In no time, I was at the turn off to Lake Margaret, the first of the ladies. I had no desire to camp there, as I was just hitting my stride. The trail had opened up, and cloud cover was increasing, with a threat of rain. But since it wasn’t too ominous, I continued on toward Mary Pass at 6900 feet. I had considered Lake Mary for a camping spot, but I encountered another solo female hiker heading down the pass as I was heading up. She said the bugs were REALLY bad at Mary, and she had opted to pitch her tent almost at the top of the pass to get a breeze and some reprieve. She was wandering and exploring after setting up camp, in an effort to stay moving and be less bothered by bugs. A mentality just like my own! She had a dog with her, otherwise, I may have asked if I could join her little party. I liked her style, and she seemed to be about my age. (Note: it’s not that I don’t like dogs. But I do prefer my wilderness experience without them…just saying.)
I topped out at Mary pass by 3:30, and I was feeling strong. I’d gained 4000 feet of elevation for the day, and, honestly, I barely felt it. Maybe it was my mindset of anything goes, how well my backpack was fitting, or the cool temperatures that were perfect for hiking…but I felt like I could go on forever. However, I had to figure out where to stay the night, as my camping options would be limited if I opted to go much further. The book had described Upper Florence Lake as THE place to camp (besides Mary)…but warned that one
could never find a campsite there. From Mary pass, I could see down to Upper Florence, and it looked like a great option to me. I dropped down, and actually missed the turn off to get to Florence, so intent was I on studying the lake for all those backpackers I was sure must be down there somewhere. I backtracked after I realized my error, found the trail to the lake, and dropped down. I’d seen clearly from my vantage point high above the lake the campsites, and felt certain that NO ONE was there. I thought maybe there was something wrong with the sites, or that I had the wrong lake. Not a soul was present, and I had my pick of sites.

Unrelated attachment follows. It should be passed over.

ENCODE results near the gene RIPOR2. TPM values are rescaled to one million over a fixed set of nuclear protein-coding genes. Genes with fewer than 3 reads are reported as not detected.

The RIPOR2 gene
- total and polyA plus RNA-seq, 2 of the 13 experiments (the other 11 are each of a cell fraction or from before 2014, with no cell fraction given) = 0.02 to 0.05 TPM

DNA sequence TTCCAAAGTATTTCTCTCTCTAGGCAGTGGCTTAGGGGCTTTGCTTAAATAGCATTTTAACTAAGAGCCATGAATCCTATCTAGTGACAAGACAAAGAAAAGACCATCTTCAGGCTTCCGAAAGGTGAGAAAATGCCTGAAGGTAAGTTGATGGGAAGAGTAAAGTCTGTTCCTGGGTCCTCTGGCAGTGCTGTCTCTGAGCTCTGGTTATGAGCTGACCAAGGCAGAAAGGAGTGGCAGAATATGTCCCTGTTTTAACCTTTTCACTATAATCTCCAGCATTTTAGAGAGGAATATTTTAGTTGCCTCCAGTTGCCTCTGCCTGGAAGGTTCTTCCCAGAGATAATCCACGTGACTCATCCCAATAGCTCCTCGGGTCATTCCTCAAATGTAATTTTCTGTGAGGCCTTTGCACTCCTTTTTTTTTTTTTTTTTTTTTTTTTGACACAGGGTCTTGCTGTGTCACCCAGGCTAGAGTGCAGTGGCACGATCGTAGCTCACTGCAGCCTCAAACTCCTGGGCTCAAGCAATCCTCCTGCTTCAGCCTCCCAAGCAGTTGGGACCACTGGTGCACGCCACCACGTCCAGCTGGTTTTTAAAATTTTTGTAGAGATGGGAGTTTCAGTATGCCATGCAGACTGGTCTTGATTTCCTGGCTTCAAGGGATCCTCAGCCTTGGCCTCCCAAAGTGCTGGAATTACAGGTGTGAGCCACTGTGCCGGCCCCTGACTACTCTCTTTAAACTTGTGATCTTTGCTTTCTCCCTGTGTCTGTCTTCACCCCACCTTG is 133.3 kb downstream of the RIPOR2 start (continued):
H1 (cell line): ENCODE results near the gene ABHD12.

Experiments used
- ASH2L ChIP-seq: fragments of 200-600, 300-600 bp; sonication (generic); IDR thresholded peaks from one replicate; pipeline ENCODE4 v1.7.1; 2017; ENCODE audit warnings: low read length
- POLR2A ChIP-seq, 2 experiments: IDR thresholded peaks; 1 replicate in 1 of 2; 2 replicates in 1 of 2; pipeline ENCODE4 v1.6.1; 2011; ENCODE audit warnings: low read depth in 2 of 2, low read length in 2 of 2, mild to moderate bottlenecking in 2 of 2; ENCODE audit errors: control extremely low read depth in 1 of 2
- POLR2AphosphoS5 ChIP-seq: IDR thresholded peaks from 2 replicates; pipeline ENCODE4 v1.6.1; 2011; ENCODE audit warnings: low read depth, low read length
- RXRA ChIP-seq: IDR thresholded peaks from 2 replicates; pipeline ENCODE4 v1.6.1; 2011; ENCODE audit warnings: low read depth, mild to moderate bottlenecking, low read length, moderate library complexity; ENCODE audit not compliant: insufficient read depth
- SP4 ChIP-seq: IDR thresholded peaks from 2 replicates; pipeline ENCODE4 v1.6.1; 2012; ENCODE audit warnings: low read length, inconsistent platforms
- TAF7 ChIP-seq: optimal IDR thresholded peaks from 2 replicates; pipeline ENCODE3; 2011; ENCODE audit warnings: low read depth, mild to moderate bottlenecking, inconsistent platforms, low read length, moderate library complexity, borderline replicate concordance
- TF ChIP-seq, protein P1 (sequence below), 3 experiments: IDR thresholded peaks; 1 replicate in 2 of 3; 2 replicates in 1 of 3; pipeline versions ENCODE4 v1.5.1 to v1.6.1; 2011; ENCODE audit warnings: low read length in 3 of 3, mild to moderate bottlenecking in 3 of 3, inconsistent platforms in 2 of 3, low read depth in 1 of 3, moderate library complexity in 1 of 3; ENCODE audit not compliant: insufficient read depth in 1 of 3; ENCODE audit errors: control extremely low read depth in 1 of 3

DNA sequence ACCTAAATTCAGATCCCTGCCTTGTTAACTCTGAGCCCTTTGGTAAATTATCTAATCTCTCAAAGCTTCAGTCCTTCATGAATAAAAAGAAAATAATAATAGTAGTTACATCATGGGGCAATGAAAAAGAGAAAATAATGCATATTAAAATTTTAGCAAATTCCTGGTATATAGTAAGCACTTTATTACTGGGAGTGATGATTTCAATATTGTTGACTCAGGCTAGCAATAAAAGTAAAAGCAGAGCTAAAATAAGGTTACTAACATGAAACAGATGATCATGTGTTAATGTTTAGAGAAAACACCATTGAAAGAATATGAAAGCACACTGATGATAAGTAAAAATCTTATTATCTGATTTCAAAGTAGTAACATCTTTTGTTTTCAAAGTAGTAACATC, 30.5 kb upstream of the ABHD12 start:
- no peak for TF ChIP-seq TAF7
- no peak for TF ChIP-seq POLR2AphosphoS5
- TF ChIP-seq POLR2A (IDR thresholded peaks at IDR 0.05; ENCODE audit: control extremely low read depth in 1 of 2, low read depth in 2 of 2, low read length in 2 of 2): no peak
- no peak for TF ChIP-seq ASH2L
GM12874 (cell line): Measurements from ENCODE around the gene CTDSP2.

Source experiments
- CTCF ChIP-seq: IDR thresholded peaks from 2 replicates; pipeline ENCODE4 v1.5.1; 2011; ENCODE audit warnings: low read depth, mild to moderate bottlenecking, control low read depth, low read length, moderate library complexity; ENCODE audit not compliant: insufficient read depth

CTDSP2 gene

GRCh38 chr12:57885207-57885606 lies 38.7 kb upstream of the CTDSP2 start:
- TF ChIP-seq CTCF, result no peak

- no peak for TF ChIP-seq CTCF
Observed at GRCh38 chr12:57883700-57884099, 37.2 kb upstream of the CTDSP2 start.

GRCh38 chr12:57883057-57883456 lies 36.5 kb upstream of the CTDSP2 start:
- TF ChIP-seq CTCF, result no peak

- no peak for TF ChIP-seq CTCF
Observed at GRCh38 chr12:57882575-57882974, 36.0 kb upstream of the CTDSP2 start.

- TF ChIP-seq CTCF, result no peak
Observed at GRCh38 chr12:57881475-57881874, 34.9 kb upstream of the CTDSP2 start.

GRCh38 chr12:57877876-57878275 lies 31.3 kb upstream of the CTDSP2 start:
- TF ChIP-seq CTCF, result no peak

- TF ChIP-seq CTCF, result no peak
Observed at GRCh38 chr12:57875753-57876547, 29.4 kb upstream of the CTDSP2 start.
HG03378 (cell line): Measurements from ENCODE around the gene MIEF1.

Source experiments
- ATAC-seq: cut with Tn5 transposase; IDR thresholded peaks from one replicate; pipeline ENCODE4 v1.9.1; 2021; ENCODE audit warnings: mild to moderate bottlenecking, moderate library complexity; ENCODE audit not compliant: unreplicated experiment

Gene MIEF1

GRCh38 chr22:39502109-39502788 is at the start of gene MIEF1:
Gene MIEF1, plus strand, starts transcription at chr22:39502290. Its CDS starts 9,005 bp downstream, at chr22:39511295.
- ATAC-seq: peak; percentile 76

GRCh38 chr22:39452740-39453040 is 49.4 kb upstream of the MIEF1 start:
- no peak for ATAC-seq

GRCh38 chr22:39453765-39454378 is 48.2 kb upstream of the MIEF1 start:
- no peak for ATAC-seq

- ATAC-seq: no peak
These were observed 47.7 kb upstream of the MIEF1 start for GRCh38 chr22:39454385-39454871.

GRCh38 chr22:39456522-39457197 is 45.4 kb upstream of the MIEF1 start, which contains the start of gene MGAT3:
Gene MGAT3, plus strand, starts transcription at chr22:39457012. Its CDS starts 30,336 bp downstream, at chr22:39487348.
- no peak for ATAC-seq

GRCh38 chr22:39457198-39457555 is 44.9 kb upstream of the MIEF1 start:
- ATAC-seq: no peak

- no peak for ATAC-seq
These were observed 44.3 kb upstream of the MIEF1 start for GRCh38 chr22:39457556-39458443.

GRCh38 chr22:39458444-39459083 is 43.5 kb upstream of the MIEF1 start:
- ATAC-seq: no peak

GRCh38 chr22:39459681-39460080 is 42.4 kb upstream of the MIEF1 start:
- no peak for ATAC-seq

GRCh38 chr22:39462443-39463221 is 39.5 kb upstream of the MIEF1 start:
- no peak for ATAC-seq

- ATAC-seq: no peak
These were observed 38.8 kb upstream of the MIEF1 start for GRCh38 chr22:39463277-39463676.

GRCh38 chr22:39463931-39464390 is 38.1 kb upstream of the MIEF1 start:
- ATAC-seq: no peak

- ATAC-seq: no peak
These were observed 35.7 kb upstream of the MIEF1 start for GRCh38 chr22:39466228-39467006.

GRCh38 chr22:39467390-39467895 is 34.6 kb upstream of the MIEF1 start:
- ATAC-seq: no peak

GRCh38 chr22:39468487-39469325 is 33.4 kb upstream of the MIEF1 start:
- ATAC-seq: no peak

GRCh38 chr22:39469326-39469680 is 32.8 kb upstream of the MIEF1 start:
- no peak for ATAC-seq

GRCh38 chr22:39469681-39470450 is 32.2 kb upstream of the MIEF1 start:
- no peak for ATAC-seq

Camping with Florence
It wasn’t even 5:00 pm when I dropped my belongings at my chosen site. It is unusual for me to stop hiking so early, particularly when I still had so much energy. But I took my time setting up camp, washing my feet in the lake and putting on long pants and sleeves. I could tell right away that the bugs were bad…they swarmed me constantly and relentlessly. I do not like bug spray and almost never use it. However, on this evening I did, and rubbed my bug hat and flaps with it to try to keep the bugs from driving me nuts. I have good bug tolerance overall, and rarely get bit. But these guys were plentiful and hungry after the previous day’s rain, and I was their only target!
I set my tent up and made dinner, all the while doing the bug shoo. It was distracting for sure. After dinner, I thought I’d go on an evening hike up to a nice knoll I could see from camp, to get away from the bugs. The clouds were coming and going, mostly coming, and the weather had a dramatic feel to it. Surprisingly, once I was done with dinner, I didn’t feel like putting my shoes back on and going anywhere. Instead, I crawled in my tent with the rain fly open…and the sun gleamed in as it flirted back and forth with the clouds. It was pleasant and lovely, and I was out of the bugs. I wrote and read some, until an acceptable amount of near-darkness allowed me to call it a day and try for sleep. I felt peaceful and satisfied with the day, and slept reasonably well.
Florence to Chatter Creek Trailhead